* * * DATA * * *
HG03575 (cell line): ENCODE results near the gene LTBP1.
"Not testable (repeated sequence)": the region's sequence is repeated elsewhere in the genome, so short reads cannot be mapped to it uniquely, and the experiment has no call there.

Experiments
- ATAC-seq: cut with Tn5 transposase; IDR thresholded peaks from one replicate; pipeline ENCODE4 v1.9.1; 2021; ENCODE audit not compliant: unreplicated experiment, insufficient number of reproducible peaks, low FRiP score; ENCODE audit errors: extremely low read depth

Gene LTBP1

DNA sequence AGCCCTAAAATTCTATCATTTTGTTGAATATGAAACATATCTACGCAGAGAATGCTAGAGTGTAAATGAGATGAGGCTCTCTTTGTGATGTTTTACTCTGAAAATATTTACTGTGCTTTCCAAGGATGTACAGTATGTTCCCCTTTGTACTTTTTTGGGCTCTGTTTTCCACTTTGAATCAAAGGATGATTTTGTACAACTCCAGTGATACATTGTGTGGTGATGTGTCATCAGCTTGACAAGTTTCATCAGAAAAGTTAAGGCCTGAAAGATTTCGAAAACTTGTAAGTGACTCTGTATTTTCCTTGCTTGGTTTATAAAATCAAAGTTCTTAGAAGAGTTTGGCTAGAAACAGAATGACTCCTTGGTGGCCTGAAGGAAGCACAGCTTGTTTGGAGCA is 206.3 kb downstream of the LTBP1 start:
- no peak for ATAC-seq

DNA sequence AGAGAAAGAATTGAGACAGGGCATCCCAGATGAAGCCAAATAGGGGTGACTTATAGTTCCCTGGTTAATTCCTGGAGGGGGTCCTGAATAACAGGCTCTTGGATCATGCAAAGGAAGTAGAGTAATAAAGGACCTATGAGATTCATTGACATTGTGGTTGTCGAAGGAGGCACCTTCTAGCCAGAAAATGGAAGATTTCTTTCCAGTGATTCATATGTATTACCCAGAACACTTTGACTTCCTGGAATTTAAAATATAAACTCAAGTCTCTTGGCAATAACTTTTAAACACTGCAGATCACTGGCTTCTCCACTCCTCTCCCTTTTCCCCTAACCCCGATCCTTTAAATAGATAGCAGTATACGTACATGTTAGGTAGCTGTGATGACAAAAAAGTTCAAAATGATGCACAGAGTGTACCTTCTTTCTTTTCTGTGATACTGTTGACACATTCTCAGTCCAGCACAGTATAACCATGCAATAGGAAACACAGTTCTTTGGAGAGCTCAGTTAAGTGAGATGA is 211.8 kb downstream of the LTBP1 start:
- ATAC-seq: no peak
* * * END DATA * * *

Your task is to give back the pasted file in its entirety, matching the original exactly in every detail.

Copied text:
HG03575 (cell line): ENCODE results near the gene LTBP1.
"Not testable (repeated sequence)": the region's sequence is repeated elsewhere in the genome, so short reads cannot be mapped to it uniquely, and the experiment has no call there.

Experiments
- ATAC-seq: cut with Tn5 transposase; IDR thresholded peaks from one replicate; pipeline ENCODE4 v1.9.1; 2021; ENCODE audit not compliant: unreplicated experiment, insufficient number of reproducible peaks, low FRiP score; ENCODE audit errors: extremely low read depth

Gene LTBP1

DNA sequence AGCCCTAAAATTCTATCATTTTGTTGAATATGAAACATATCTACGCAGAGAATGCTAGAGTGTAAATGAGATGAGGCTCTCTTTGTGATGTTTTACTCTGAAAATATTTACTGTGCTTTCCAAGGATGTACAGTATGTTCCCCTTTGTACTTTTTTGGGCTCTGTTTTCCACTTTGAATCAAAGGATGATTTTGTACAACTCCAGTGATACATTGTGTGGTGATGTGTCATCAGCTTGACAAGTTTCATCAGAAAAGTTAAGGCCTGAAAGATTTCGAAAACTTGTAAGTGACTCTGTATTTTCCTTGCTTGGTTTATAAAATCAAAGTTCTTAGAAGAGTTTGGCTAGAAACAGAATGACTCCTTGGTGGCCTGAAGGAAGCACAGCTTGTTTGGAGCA is 206.3 kb downstream of the LTBP1 start:
- no peak for ATAC-seq

DNA sequence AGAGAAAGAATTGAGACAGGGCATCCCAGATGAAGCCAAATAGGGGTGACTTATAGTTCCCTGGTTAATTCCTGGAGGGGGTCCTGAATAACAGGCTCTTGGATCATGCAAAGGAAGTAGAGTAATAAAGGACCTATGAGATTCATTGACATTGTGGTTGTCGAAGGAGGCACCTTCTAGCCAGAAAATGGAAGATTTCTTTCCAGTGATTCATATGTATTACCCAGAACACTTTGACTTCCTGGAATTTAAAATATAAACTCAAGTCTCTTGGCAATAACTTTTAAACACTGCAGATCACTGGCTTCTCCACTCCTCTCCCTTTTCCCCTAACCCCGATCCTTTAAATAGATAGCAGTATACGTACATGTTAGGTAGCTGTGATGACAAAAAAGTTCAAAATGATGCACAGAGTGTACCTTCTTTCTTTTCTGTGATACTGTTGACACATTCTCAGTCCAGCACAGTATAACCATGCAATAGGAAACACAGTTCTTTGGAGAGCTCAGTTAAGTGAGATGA is 211.8 kb downstream of the LTBP1 start:
- ATAC-seq: no peak